Interest rates set to rise as RBI raises repo, reverse repo rates

Written by fe Bureau | Mumbai | Updated: Jul 28 2010, 07:16am hrs
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Clearly anxious about runaway inflation but convinced that economic recovery is strengthening, RBI on Tuesday turned slightly more hawkish than expected, increasing the repo rate by 25 basis points to 5.75% while raising the reverse repo rate by 50 basis points to 4.5%. A narrower interest rate corridor of 125 bps compared with 150 basis points earlier would help reduce volatility in short-term rates, which is important since banks have to benchmark their lending rate against a base rate now. It would also ensure better transmission of monetary policy.

Its important that the signals that we send are transmitted, which may not have happened so far because liquidity was in a surplus, said RBI governor Duvvuri Subbarao at a press conference after reviewing the monetary policy for the first quarter of 2010-11. As credit demand picks up and liquidity becomes tighter, we expect both deposit and lending rates to go up, the governor added. Subbarao was also unambiguous about the fact that rates needed to be normalised further since they were not consistent with the current macro environment. We have work to do, we havent reached there yet, said Subbarao.

Almost accepting that inflation is unlikely to come off in a hurry, the RBI raised inflation projection for 2010-11 to 6% from 5.5%, admitting that it is worrisome. The balance of policy stance has to shift decisively to containing inflation and anchoring inflationary expectations, Subbarao said, pointing out that wholesale inflation has been running in double digits for five months now, with chances that the 10.6% number for June could be revised upwards. Subbarao, however, said he was fairly confident that inflation wouldnt cross 6%, though he cautioned that any further increase in prices of petroleum products could have an impact on inflation.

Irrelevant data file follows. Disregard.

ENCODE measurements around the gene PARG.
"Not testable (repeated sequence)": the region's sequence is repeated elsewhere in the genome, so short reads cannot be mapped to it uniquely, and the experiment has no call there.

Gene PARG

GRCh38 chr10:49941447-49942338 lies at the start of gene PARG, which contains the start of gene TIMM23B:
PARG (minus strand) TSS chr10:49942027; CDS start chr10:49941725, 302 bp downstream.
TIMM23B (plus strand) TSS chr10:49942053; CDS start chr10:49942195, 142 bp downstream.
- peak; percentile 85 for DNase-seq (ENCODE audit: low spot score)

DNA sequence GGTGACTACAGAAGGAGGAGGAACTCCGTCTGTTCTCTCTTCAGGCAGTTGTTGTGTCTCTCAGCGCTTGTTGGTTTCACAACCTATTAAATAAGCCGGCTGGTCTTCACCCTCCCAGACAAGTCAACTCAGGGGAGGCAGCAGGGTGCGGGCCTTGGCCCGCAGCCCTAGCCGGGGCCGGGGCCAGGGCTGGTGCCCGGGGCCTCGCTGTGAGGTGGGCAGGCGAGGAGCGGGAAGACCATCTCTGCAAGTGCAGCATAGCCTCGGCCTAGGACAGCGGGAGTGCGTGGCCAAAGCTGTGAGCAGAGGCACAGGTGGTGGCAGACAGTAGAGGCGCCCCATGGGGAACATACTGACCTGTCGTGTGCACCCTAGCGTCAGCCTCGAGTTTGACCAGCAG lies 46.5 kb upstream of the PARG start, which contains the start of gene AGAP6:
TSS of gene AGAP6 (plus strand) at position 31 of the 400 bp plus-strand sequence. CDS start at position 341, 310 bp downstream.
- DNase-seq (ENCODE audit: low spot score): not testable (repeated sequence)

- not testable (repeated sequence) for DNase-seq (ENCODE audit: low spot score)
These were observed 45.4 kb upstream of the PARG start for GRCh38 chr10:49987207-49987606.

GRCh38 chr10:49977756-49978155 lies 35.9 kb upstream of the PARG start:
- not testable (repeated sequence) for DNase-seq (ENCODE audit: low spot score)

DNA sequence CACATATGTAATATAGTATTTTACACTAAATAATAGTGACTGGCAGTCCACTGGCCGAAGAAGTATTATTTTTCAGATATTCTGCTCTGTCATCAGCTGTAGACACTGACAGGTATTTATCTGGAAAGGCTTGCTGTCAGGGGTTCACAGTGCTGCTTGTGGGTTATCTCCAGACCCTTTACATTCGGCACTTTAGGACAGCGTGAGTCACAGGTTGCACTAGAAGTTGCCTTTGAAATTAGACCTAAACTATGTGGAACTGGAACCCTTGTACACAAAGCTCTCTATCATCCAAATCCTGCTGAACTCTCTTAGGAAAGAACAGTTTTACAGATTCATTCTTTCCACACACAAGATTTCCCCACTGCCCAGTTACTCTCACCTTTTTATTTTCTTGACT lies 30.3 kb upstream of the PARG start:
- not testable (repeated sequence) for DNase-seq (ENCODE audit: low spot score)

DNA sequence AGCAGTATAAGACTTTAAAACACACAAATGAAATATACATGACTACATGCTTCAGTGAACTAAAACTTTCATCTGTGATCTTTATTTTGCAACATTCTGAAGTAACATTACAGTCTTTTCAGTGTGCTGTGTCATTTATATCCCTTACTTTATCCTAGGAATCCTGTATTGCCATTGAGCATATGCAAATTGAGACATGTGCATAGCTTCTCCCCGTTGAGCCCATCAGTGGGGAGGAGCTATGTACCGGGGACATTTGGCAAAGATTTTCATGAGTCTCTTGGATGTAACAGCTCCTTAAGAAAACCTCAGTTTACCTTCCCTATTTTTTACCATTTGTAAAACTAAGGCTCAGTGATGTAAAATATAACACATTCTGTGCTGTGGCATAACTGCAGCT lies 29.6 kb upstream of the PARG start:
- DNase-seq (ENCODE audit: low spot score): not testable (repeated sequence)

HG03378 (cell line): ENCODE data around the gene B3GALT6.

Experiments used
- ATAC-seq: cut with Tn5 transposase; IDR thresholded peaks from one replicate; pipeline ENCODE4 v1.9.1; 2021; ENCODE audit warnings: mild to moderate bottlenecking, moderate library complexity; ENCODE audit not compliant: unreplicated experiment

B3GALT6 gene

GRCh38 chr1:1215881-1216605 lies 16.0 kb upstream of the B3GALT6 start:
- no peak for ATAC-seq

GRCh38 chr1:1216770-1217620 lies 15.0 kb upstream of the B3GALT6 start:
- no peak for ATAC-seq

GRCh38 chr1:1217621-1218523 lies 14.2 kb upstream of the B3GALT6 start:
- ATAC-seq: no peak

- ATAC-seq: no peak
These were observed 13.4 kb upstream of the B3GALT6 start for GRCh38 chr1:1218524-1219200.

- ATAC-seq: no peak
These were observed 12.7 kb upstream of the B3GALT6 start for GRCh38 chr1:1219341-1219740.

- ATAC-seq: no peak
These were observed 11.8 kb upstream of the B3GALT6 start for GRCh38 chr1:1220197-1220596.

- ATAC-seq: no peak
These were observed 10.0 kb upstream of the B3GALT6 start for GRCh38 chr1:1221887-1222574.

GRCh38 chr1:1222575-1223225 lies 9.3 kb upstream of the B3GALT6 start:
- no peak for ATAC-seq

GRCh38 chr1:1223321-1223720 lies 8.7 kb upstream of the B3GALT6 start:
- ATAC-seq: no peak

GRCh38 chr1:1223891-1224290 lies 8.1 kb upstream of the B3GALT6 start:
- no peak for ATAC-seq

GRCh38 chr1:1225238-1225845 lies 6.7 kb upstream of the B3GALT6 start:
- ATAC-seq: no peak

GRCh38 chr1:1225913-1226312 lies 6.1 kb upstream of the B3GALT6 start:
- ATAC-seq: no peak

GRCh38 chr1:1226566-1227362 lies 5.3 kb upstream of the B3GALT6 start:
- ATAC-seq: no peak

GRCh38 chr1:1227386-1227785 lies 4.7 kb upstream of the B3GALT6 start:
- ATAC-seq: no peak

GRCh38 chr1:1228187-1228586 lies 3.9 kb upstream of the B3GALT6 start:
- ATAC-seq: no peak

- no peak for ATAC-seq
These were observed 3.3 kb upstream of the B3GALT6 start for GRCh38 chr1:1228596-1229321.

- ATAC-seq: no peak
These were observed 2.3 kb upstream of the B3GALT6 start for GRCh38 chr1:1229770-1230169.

However, the RBI clearly meant business when it said it would actively manage liquidity to ensure that it remains in balance and that excess liquidity does not dilute the effectiveness of policy rate action. Indeed, the central bank doesnt seem to be perturbed that the system is likely to remain in deficit mode for now, its confidence probably stemming from the fact that growth is firmly on its side the GDP target for 2010-11 has been raised by as much as 50 basis points to 8.5%.

Bankers expect liquidity pressures to push up short-term deposit rates and more important, its now possible that rates on loan will be reviewed in the three months to September 2010 before they are increased.

This, they said, was especially true of teaser rates on home loans, which most banks were offering between 8% and 8.25%. OP Bhatt, chairman of SBI, the countrys largest bank, told agencies the pressure on interest rates will rise following the RBI move. Upward bias has definitely built up and now all depend on credit offtake...Every bank will absorb it for now and put it into their calculation. Different banks have different profiles, and at SBI, we will be looking and thinking (at raising rates) over today and tomorrow, he said.

Said Aditya Puri, MD at HDFC Bank: As far as interest rates are concerned, there is an upward bias, though no one can say when they will increase. There will be no immediate increase in interest rates but there will be a rise not too far in the future.

Money may be in short supply, but the bond markets didnt really budge, with the 10year benchmark yield moving up about 5-6 basis points to close at 7.7%. Said Jayesh Mehta, MD & country treasurer, Bank of America: The rate hike has been priced in so the 10-year yield should move in the range of 7.55-7.75 basis points. However, dealers believe the yield curve would flatten somewhat with short term rates likely to move up further.

Governor Subbarao also pointed out that the risk of capital flows could run both ways; should global recovery falter, a widespread spread in global trade could potentially slow down capital flows. On the other hand, central banks in advanced economies were likely to maintain accommodative monetary policies and the strong growth potential of countries like India would see large inflows. Making it abundantly clear that the RBI was on top of the situation, the governor said the RBI would act whenever necessary and announced that it would now meet at intervals of about one and a half months, after every quarterly review.